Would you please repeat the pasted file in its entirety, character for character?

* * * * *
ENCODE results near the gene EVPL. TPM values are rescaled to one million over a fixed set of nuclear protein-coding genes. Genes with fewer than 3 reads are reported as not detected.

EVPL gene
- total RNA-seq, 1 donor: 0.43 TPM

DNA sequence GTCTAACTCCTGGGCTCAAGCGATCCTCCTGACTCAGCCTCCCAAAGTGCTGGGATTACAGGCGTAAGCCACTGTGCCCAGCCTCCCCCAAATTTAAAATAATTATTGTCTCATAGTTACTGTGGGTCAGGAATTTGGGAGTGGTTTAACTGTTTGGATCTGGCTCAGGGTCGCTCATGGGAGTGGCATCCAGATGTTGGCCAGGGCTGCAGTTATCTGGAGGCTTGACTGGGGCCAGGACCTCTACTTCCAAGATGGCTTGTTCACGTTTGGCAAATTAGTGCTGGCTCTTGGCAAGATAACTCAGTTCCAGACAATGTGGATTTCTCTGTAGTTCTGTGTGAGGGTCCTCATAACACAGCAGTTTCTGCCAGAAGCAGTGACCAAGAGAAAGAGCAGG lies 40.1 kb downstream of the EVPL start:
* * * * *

ENCODE results near the gene EVPL. TPM values are rescaled to one million over a fixed set of nuclear protein-coding genes. Genes with fewer than 3 reads are reported as not detected.

EVPL gene
- total RNA-seq, 1 donor: 0.43 TPM

DNA sequence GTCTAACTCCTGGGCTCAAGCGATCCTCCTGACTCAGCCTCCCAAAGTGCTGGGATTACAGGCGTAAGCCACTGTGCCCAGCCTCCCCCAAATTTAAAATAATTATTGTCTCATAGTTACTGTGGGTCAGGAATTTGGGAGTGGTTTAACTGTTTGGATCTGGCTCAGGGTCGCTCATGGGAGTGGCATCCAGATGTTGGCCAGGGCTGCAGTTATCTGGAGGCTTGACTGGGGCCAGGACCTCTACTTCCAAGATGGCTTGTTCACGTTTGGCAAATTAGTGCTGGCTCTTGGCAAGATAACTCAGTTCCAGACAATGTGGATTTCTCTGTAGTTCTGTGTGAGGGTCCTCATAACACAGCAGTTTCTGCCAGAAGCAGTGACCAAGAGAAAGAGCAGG lies 40.1 kb downstream of the EVPL start: